I am using Illustrator CS5 and need to design a logo for print. However, I was wondering if someone could please shed some light on whether or not I am allowed to use one of the Adobe fonts that came with my application for commercial use such as a logo? Also, what is the difference between the Adobe fonts you can purchase here on this web site versus the fonts that come installed with AI CS5? Would I necessarily have to purchase a license on Adobe.com to use a specific font for a logo?
Any assistance is greatly appreciated.
You certainly may use any of the fonts bundled with Adobe applications for a logo or similar static content. You may also embed the font in the resultant PDF file or EPS file that you create for the logo for placement in other content. What you cannot do is give out the font file itself to others. By having the font embedded in the PDF or EPS (PDF is the preferred format, by the way), you avoid any such problems or limitations. Note that this is true for Adobe fonts, but not necessarily fonts from other vendors.
Thank you so much for your kind assistance Dov. This is very helpful information.
our company wants to use either "myriad pro condensed" or "myriad condensed web" in a windows-application they sell. what kind of licensing do we need? any directions? the endusers would not be able to "see" (use) the font outside the application btw, as it will be "hidden" (packaged) within the app — the font would so to speak be "embedded" in the app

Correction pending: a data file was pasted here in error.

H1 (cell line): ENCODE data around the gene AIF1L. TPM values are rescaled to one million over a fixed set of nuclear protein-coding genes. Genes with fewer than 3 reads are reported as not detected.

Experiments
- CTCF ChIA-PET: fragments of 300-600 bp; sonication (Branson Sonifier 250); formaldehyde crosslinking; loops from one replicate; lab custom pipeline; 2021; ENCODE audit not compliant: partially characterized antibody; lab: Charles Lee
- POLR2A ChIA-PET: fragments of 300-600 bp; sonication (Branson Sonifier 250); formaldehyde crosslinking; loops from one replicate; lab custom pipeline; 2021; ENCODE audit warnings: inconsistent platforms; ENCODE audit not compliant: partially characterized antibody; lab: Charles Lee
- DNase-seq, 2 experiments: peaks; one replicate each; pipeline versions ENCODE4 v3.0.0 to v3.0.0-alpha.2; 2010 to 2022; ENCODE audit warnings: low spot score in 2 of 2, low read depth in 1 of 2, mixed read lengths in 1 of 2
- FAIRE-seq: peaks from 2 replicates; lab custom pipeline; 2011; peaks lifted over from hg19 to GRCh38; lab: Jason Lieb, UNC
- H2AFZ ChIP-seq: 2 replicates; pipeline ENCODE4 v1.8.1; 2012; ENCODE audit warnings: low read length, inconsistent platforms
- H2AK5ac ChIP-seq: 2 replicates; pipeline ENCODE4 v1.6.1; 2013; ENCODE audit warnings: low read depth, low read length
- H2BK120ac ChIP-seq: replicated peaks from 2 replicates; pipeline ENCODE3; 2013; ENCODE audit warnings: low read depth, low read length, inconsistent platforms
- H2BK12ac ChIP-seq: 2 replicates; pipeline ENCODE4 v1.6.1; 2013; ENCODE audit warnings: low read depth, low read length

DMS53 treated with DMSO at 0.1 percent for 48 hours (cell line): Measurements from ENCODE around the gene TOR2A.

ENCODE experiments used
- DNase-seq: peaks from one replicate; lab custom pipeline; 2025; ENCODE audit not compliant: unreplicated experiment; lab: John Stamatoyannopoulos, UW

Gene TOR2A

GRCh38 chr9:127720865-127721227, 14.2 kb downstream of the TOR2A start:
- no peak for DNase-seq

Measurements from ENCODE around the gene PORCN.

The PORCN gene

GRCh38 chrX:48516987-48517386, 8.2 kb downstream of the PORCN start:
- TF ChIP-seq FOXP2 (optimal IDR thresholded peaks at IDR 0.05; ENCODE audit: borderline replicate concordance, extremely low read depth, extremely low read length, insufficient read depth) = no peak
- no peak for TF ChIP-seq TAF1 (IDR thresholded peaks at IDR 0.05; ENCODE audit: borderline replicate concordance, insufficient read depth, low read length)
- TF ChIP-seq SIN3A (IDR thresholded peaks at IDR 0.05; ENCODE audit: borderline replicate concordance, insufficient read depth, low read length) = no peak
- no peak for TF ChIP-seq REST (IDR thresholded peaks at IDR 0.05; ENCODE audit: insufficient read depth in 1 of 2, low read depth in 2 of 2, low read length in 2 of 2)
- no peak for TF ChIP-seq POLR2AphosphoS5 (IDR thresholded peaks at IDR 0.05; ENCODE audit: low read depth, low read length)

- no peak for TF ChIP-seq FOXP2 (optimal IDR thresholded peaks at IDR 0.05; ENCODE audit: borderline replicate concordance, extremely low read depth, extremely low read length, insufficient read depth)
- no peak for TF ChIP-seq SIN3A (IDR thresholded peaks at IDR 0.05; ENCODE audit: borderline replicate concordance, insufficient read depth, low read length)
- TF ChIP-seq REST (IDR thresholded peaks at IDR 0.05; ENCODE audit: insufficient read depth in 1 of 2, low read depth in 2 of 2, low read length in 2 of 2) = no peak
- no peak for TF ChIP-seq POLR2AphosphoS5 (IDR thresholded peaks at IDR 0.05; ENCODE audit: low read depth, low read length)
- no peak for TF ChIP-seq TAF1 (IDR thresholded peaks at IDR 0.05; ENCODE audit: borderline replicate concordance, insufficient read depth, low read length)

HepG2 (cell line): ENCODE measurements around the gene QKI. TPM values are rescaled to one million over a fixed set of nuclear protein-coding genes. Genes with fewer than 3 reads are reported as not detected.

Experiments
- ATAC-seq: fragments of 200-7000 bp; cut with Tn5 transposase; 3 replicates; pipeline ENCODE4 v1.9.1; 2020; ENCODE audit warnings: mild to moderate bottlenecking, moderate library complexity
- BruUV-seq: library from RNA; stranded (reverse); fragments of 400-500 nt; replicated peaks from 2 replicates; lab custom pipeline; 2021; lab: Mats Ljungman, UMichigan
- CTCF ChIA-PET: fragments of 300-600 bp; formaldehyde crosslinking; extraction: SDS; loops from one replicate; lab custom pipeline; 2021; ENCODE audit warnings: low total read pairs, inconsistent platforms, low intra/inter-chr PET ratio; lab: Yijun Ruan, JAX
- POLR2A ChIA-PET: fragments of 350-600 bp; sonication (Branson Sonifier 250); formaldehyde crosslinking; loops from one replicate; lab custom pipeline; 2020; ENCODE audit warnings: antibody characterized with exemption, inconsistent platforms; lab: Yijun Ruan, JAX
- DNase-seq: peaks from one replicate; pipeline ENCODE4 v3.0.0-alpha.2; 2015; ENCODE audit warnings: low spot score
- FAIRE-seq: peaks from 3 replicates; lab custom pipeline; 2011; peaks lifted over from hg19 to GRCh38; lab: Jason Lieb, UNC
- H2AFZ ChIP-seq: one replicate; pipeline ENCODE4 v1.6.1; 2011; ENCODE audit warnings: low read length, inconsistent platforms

any assistance is greatly appreciated, thanx
The use you're describing would require a special license which allows application font embedding. You can get in touch from https://helpx.adobe.com/contact.html for more information about that.
edited to remove retired email address
I have a similar question regarding the commercial license of some fonts contained in my cloud softwares. I'm on a project right now where I'm to create a logotype, among other things. I'd like to use Gill Sans, Futura or Eurostile, but I'm unsure whether or not the license allows this.
Also, for the future, is there perhaps a directory or any other type of resource where it's easy to see what fonts may be used for commercial purposes?
Thankful for help!
Does this mean that I can use eg. Adobe Song Std L font for a logo design, and embed it to the file, given to the customer? Or does the customer have to buy the license? The mentioned font is on the Preview & Print list.